Metro managers knew six years ago that a key brake part was failing on some rail cars (because of metal fatigue), but did not replace the parts because of lack of money.
The parts are now being replaced.
In late December, chaos reigned on Metro's Blue-Orange Line when part of a brake literally flew off the train and hit the third rail, creating a shower of sparks. It happened again – to another train – in January.
Now the board that oversees Metro has been told that two similar incidents happened back in 2006, and transit managers then concluded that the metal in the brake hubs was failing sooner than their expected lifetimes of 30-35 years.
Deputy General Manager Dave Kubicek told the Safety Committee that, in 2006 (before Kubicek had joined the system), managers designed a stronger replacement brake hub, but there wasn't the money to change the parts in the system's 5000 Series of rail cars.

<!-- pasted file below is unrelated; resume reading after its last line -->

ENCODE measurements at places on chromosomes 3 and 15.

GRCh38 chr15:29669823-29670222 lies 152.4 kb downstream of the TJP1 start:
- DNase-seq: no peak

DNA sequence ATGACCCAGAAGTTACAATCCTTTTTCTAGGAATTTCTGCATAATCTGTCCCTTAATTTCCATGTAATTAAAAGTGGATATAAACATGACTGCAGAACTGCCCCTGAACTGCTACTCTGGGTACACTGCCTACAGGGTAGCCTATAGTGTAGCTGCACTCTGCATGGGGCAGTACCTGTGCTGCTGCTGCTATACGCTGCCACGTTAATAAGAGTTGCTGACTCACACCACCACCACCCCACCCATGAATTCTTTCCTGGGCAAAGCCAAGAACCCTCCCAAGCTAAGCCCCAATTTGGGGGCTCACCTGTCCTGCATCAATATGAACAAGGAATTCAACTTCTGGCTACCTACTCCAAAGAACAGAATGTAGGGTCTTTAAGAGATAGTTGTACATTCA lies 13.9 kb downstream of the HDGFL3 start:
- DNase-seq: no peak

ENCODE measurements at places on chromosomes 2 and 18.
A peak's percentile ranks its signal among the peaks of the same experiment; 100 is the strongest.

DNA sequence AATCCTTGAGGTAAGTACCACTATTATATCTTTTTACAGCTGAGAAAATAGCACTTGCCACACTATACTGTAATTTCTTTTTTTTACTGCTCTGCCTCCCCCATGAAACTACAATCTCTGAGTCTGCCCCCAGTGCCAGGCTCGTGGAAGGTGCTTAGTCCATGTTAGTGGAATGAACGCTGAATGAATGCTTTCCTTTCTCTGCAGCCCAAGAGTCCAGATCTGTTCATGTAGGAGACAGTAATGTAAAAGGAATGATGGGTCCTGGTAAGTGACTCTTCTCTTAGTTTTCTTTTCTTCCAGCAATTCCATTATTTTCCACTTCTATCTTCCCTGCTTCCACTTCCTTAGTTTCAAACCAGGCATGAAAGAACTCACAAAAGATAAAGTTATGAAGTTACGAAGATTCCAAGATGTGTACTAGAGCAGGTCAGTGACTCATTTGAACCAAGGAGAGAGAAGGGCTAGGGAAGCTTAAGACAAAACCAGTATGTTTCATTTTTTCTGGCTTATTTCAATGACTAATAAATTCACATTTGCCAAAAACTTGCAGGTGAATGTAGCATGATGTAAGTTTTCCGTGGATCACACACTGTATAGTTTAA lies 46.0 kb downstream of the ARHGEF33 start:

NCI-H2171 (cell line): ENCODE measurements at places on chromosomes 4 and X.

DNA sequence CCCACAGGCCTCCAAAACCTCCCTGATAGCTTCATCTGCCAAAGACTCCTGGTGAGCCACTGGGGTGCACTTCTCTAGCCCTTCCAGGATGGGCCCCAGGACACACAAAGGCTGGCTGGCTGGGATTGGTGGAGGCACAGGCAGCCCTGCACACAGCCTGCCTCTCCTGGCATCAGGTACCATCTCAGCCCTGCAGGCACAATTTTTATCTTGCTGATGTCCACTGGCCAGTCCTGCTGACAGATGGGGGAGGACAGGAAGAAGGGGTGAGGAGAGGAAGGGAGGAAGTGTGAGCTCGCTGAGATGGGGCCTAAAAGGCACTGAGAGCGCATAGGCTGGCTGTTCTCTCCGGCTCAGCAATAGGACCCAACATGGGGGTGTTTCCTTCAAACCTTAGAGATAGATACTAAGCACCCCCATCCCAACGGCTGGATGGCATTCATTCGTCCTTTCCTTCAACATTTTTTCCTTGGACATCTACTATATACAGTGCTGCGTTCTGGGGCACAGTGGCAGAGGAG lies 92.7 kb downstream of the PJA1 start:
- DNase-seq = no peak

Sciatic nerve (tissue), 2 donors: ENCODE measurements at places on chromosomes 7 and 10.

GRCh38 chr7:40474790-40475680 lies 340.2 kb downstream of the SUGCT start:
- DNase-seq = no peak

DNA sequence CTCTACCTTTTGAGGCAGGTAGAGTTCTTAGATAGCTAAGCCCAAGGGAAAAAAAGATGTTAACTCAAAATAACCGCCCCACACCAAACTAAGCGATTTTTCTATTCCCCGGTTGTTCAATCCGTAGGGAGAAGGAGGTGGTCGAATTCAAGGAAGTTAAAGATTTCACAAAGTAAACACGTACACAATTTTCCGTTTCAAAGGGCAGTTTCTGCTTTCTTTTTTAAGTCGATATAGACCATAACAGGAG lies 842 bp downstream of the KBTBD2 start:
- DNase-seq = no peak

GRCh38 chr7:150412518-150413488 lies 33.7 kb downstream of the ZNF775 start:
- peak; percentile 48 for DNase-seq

Since the two incidents in recent months, all brake hubs in all 5000 Series cars have been replaced.
Metro's 6000 series cars came into service in the 1990's, and they use a similar "brake hub". Metro managers say they don't want to take chances, even though those newer hubs should last until 2014. They plan to replace all of them on the 6000 cars by this summer.
The chairman of the Safety Committee told Metro managers – in blunt language – to call attention when lack of money affects a safety decision.
Mortimer Downey said he hates the thought that rail cars with deficient brake parts have been rolling on the nation's second-busiest subway system six years after the discovery of the problem.
Downey told managers that someone should have come to the board with their "hair on fire" to say "we can't do that."